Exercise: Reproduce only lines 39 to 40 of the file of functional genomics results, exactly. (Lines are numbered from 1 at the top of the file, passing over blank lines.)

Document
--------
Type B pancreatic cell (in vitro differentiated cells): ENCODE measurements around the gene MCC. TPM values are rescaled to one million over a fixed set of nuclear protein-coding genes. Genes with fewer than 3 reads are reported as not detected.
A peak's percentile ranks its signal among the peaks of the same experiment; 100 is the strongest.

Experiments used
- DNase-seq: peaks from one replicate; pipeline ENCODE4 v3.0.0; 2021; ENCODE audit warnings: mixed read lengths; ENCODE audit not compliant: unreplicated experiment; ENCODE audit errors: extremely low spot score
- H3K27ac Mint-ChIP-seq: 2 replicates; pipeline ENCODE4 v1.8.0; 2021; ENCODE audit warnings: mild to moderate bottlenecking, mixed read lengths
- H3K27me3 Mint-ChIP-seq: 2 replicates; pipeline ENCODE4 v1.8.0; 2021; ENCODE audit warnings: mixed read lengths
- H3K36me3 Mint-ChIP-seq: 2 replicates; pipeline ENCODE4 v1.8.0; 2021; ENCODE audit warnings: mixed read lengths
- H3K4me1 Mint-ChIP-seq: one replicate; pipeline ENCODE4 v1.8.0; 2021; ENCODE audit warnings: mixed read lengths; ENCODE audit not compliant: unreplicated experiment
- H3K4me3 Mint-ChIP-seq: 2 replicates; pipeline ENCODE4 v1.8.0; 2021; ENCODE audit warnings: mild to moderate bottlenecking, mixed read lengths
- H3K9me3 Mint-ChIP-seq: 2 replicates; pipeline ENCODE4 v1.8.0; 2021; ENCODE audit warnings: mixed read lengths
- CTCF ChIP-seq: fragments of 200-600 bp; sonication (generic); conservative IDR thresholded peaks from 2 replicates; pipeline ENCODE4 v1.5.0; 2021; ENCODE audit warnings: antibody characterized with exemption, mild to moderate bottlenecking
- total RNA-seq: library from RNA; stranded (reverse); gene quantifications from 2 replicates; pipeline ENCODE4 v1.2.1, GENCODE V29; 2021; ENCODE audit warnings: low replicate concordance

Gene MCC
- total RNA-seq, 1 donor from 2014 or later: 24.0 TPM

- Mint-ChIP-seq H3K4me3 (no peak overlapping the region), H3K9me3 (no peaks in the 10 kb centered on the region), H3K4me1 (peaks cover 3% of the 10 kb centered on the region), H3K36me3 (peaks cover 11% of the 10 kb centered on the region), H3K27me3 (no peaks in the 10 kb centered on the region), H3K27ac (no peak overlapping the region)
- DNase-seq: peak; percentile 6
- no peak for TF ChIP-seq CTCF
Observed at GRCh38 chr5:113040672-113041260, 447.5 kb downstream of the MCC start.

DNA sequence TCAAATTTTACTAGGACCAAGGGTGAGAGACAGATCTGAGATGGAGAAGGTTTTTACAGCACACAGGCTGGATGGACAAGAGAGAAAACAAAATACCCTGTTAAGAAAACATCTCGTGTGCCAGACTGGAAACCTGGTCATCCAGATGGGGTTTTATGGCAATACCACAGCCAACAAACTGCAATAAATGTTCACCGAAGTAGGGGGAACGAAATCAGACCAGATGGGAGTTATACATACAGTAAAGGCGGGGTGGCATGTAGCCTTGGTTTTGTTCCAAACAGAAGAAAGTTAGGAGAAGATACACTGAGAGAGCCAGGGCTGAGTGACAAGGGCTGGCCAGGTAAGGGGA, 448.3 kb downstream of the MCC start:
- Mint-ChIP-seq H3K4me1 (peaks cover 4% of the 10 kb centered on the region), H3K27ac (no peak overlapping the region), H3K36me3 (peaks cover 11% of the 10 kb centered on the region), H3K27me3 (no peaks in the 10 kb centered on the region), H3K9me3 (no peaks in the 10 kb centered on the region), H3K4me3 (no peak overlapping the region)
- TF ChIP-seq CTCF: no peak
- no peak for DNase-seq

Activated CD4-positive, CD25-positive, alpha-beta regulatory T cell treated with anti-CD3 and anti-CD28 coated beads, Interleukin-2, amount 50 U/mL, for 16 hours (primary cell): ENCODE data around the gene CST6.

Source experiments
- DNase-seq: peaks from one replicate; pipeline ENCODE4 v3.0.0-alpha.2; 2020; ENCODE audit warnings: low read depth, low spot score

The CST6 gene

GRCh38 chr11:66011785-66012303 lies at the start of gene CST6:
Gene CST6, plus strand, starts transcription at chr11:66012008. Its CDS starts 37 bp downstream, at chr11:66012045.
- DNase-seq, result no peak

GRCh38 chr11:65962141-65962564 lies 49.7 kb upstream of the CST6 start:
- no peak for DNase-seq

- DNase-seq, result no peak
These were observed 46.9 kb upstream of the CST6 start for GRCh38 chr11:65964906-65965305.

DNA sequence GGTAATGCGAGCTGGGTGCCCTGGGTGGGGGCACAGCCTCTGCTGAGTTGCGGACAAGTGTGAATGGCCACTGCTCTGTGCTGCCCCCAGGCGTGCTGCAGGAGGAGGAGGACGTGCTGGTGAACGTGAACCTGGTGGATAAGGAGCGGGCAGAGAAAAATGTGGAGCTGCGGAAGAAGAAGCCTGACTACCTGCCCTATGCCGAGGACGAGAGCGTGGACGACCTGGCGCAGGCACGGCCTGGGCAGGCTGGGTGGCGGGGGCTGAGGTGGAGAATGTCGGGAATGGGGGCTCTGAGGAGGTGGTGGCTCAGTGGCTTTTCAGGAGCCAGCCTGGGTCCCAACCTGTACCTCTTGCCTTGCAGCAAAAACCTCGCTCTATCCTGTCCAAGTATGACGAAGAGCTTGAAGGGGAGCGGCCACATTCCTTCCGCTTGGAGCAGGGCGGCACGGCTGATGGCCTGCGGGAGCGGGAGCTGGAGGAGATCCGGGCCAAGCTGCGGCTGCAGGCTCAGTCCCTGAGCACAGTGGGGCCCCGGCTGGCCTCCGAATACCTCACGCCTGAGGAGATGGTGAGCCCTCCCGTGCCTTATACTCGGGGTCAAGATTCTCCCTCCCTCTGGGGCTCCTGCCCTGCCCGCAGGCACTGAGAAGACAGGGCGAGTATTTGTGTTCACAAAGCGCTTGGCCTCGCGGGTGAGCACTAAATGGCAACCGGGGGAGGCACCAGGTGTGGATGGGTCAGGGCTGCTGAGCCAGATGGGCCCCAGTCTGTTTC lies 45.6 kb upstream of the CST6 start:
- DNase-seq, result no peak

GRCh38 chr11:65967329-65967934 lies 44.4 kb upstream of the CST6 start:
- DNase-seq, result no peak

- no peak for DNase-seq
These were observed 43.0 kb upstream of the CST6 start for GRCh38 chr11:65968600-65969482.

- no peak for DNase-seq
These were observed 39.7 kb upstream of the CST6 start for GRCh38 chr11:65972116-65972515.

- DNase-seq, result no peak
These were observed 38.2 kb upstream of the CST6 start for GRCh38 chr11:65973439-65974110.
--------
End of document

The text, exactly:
These were observed 43.0 kb upstream of the CST6 start for GRCh38 chr11:65968600-65969482.

- no peak for DNase-seq